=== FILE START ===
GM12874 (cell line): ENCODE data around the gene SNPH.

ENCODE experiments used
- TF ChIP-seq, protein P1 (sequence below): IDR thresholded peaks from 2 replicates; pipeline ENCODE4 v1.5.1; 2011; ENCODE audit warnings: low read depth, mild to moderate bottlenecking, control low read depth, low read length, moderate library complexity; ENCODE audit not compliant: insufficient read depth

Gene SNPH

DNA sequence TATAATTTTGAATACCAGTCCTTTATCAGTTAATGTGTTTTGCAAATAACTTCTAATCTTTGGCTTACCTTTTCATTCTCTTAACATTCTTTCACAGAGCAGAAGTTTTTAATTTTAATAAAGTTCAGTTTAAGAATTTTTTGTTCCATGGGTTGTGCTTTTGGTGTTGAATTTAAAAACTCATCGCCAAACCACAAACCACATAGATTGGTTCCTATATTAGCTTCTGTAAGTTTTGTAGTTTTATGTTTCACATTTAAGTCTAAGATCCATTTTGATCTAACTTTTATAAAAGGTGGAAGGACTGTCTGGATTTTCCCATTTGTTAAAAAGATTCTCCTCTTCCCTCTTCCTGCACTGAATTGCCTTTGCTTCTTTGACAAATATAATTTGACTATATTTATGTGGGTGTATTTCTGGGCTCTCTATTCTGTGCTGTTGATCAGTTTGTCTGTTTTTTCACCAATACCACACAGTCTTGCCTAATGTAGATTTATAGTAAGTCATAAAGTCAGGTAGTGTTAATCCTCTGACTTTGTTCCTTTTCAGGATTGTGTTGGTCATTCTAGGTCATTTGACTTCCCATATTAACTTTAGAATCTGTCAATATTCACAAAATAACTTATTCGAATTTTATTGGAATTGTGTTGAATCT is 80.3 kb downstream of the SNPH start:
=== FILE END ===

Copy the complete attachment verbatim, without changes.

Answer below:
GM12874 (cell line): ENCODE data around the gene SNPH.

ENCODE experiments used
- TF ChIP-seq, protein P1 (sequence below): IDR thresholded peaks from 2 replicates; pipeline ENCODE4 v1.5.1; 2011; ENCODE audit warnings: low read depth, mild to moderate bottlenecking, control low read depth, low read length, moderate library complexity; ENCODE audit not compliant: insufficient read depth

Gene SNPH

DNA sequence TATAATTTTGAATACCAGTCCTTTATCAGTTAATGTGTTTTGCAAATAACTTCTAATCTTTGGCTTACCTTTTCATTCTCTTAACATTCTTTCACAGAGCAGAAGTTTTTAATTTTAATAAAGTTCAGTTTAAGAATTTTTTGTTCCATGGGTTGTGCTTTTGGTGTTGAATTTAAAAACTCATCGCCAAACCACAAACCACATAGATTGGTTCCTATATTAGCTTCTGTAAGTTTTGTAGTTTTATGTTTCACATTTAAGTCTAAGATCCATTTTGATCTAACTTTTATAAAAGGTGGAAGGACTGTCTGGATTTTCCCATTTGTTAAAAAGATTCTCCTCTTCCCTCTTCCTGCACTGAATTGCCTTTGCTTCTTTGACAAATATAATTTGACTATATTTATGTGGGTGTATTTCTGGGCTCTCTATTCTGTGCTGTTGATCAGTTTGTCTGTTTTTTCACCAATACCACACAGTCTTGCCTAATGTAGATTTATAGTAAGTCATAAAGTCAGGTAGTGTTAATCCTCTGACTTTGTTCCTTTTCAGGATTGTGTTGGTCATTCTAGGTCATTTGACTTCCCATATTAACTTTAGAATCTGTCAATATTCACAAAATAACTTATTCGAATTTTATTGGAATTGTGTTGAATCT is 80.3 kb downstream of the SNPH start: